The debate over the war on drugs came to Eckstein Hall Wednesday when Gil Kerlikowske, the White House’s “drug czar,” sat down with Mike Gousha to talk “On the Issues” about the scope of the nation’s drug problem and the legalization of marijuana.
Before being appointed as director of national drug control policy by President Obama in 2009, Kerlikowske was police chief of Seattle. When he left that post, crime in the city reached its lowest point in forty years.
Kerlikowske began the conversation by saying the nation does not have a single drug problem, but rather multiple regional drug problems, with certain drugs used more in different parts of the country but almost unseen in others.
“To give you an example, methamphetamine is a significant problem in the Midwest and West,” Kerlikowske said. “(But it) is virtually unknown on the East Coast.”
Kerlikowske said prescription drug abuse is an epidemic in the country and that about 16,600 people have died in the past year from abuse.
The White House’s focus on regional issues, Kerlikowske said, has led to a large decrease in the country’s prison population, where about 50 percent of those incarcerated have a drug connection. He also attributed the decrease to the establishment of 2,600 drug courts across the country.
These drug courts, run by local justice systems, were established to help people who have been arrested for drug possession or use to recognize their problem and help put them on a path to recovery. Kerlikowske said the diagnosis and treatment of drug users is now the main focus in defining national drug policy.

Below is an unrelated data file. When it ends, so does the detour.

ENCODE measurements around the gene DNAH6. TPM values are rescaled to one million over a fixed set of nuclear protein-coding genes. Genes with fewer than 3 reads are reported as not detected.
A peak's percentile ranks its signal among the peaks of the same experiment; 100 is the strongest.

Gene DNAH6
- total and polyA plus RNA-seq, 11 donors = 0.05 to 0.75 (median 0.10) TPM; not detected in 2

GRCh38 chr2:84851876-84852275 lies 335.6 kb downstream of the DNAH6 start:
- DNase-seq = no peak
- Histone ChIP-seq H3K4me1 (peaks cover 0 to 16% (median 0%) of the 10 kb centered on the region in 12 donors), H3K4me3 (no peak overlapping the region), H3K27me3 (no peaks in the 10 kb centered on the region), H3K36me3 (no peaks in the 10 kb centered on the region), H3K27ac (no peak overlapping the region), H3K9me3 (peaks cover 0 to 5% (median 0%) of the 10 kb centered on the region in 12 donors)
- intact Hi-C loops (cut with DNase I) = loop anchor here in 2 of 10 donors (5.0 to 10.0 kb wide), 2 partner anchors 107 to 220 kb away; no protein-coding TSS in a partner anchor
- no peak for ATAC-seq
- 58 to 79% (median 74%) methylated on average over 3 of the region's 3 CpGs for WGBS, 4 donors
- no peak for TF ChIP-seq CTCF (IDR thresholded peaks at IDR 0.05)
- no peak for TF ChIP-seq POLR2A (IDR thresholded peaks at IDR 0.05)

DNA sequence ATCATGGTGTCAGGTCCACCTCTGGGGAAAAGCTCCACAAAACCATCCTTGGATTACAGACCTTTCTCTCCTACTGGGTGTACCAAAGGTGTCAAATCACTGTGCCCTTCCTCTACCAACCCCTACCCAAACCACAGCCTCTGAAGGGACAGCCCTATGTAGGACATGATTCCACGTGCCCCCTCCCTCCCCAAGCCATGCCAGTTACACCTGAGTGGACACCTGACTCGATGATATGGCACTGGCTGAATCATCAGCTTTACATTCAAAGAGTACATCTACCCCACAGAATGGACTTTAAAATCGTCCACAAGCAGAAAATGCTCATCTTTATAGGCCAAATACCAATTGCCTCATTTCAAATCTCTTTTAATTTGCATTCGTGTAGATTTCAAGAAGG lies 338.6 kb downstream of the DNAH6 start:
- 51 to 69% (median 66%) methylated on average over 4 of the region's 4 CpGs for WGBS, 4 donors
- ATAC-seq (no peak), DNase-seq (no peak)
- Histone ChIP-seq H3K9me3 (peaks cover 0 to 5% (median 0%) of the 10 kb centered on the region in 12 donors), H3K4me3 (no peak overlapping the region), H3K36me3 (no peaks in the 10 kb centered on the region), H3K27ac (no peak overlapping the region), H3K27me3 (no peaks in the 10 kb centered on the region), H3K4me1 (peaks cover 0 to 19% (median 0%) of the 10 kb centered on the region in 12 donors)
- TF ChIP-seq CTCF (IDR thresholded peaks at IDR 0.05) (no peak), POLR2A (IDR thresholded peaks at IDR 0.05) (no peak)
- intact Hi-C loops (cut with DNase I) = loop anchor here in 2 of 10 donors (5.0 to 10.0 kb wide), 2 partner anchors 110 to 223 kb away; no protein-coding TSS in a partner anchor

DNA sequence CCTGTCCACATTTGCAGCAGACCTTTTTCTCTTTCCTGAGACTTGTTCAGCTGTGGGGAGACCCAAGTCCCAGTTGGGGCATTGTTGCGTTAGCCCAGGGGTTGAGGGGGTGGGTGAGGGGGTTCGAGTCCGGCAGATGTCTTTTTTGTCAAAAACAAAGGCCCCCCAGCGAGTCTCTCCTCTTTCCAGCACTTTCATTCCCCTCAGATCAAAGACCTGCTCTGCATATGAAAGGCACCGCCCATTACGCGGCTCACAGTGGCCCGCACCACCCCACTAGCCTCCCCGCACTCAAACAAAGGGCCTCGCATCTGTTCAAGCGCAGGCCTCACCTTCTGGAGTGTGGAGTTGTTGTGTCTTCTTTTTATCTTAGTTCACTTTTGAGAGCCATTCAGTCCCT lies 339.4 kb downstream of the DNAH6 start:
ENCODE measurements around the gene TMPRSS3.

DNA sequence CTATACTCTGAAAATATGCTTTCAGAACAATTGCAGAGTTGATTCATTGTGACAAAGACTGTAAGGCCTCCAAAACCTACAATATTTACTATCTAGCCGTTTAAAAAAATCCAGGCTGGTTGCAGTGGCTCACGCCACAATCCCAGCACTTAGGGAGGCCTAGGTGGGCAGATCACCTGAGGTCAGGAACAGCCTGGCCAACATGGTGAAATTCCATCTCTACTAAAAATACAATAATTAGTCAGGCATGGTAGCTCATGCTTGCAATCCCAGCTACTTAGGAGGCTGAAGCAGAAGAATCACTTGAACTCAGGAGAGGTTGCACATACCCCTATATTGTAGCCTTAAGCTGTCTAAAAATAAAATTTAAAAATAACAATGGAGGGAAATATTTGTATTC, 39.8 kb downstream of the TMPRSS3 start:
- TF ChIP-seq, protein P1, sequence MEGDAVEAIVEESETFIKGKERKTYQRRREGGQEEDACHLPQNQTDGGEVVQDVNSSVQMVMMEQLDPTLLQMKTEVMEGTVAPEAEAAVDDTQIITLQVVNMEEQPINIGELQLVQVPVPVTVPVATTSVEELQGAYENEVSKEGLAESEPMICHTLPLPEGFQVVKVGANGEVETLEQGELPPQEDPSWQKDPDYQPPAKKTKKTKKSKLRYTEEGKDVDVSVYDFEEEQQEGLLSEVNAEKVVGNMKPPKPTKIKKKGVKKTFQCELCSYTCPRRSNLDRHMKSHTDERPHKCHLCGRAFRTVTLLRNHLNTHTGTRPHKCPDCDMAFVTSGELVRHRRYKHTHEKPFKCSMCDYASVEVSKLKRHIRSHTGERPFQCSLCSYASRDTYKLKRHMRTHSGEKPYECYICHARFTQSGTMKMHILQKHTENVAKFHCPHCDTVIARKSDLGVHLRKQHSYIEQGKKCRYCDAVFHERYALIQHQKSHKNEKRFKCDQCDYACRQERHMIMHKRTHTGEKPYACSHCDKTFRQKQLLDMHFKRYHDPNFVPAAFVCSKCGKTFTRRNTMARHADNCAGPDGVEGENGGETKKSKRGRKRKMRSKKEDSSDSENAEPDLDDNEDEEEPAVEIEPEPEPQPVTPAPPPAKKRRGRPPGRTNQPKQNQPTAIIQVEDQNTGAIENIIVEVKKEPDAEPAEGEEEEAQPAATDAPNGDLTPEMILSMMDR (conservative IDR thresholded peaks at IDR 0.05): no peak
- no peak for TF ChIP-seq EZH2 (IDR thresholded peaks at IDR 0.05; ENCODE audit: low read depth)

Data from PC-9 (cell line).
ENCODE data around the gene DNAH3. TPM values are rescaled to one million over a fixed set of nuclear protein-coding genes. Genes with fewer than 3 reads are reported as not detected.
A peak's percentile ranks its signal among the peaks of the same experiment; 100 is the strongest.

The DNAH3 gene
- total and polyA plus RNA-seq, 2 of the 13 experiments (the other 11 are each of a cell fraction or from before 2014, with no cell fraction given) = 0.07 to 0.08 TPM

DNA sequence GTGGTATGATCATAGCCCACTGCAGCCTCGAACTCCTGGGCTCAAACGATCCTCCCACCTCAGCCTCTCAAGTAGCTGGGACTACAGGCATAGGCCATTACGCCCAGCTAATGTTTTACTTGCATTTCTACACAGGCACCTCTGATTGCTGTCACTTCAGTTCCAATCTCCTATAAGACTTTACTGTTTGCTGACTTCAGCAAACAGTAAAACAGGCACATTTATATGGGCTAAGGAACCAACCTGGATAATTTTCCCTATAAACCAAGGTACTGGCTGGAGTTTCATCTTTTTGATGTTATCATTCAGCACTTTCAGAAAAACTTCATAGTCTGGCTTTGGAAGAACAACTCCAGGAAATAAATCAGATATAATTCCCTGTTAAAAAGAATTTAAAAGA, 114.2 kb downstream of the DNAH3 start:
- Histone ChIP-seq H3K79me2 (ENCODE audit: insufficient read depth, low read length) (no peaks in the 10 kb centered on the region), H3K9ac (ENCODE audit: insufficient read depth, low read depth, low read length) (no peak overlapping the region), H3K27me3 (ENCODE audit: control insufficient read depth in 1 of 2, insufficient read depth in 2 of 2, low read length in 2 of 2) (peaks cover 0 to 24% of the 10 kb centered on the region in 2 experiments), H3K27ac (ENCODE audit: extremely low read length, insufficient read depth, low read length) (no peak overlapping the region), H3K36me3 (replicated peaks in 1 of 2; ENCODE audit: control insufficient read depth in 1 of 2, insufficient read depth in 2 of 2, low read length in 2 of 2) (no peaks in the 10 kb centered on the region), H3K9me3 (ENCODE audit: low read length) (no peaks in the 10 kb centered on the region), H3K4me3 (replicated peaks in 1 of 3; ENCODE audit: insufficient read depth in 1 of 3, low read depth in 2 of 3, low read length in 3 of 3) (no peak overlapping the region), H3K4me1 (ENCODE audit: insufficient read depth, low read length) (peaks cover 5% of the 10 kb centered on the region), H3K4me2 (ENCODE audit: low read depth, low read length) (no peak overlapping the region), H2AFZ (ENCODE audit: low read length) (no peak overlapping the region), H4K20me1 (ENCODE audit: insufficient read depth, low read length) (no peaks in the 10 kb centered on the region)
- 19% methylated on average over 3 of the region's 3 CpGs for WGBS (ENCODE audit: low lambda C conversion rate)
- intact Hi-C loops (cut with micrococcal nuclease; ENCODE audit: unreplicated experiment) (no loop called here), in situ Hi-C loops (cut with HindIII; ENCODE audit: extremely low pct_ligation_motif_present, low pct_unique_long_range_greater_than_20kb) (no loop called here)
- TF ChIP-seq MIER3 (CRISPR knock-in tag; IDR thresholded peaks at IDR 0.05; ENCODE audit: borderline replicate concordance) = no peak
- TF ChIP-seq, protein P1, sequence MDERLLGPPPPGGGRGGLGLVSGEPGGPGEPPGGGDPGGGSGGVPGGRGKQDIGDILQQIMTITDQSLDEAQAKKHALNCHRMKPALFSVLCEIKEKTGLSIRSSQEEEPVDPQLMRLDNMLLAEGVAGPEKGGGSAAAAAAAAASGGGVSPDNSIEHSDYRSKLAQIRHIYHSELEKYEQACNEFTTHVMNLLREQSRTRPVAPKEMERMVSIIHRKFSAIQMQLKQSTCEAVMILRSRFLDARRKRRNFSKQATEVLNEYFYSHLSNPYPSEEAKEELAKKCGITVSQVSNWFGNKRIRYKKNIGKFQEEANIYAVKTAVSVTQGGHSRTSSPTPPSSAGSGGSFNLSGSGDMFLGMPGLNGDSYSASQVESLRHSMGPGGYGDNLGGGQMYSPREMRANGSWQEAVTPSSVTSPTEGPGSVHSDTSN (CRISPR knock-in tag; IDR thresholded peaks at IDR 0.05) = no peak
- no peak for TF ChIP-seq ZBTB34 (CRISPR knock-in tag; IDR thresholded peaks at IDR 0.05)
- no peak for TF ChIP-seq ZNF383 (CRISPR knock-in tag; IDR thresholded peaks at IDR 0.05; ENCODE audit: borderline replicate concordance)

“The war on drugs and legalization have made great bumper stickers, but right here in the middle we have a lot of things that work,” Kerlikowske said. “In the last decade we have learned more about drug prevention programs, and we know that drug prevention programs can work.”
After Gousha turned the conversation to the legalization of marijuana in Washington and Colorado, Kerlikowske cited a report by the Rand Corporation that expressed doubts about the government’s ability to collect taxes on marijuana and the notion that legalization prevents violence, especially in Mexico. Kerlikowske went on to say he agreed with President Obama that marijuana should not be federally legalized.
“I think we’re in for a continuing, confusing time,” Kerlikowske said. “We don’t see any of the science and the facts supporting (legalization).”
Should marijuana be legalized, Kerlikowske said the drug should go through all FDA procedures, something he doubts will happen anytime soon.
“I don’t think there is a lot of initiative by the large pharmaceutical companies, because it’s very expensive to bring new products to market,” Kerlikowske said.
Because marijuana is labeled a Schedule 1 drug, it is not considered to have any medical value. There are only 200 researchers in the country who have a license to study the drug, and so far three derivatives of the drug have been brought to market, two of which can be prescribed in the U.S.
“The difference here is that none of these have the properties to get people high,” Kerlikowske said. “If you look at research in California, the sickest group of people there needing medical marijuana are 30-year-old white males, and I never actually saw them as being a particularly unhealthy group.”
Milwaukee Police Chief Ed Flynn also sat down toward the end of the conversation to answer questions, echoing much of what Kerlikowske said.
“We in the police have learned over the past 20 years that we are not at war with anybody,” Flynn said. “We in Milwaukee have adopted as our mission statement that in partnership with the community we need to develop neighborhoods capable of sustaining civic life.”
A person unaffiliated with Marquette who attended the event compared federal drug policy to the Prohibition era of the 1920s, saying drug-related crime was a side effect of marijuana not being legal.
“Everyone says how bad marijuana would be if it were legalized, but when are we going to realize prohibition is the problem and not the drug itself?” the attendant said. “People aren’t breaking into these houses because they are dope houses or drug houses. They’re breaking into these houses because they know the people (whose houses) they’re going to break into can’t call the police and say, ‘Hey, my drugs were stolen.’”